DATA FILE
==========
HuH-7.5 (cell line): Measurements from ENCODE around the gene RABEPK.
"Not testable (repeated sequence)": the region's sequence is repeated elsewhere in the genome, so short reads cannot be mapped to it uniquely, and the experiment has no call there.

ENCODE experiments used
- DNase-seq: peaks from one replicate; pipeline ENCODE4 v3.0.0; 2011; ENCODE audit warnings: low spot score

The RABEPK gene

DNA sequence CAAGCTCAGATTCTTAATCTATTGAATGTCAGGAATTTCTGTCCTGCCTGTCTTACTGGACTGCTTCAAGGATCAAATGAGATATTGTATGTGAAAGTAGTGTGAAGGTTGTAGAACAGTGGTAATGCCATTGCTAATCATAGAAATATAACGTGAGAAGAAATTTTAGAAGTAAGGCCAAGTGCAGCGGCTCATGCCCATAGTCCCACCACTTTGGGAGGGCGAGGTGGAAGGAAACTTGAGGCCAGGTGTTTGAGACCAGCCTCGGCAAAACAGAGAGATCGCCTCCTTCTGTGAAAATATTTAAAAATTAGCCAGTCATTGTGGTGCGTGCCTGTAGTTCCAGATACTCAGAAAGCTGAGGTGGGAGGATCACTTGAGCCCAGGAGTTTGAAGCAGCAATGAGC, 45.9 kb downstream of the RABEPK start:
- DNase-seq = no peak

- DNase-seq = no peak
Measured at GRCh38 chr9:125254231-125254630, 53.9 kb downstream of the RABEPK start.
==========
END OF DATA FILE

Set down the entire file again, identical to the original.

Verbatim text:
HuH-7.5 (cell line): Measurements from ENCODE around the gene RABEPK.
"Not testable (repeated sequence)": the region's sequence is repeated elsewhere in the genome, so short reads cannot be mapped to it uniquely, and the experiment has no call there.

ENCODE experiments used
- DNase-seq: peaks from one replicate; pipeline ENCODE4 v3.0.0; 2011; ENCODE audit warnings: low spot score

The RABEPK gene

DNA sequence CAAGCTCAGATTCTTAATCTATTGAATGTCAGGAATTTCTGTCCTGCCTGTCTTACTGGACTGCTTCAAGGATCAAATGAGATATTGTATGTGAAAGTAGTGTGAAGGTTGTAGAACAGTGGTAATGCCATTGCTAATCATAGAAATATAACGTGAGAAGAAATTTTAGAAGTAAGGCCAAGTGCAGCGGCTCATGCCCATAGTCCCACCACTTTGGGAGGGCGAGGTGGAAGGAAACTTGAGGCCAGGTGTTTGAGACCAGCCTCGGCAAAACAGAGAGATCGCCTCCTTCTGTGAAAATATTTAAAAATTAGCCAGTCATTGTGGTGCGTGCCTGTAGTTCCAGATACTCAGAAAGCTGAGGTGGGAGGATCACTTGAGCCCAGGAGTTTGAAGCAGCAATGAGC, 45.9 kb downstream of the RABEPK start:
- DNase-seq = no peak

- DNase-seq = no peak
Measured at GRCh38 chr9:125254231-125254630, 53.9 kb downstream of the RABEPK start.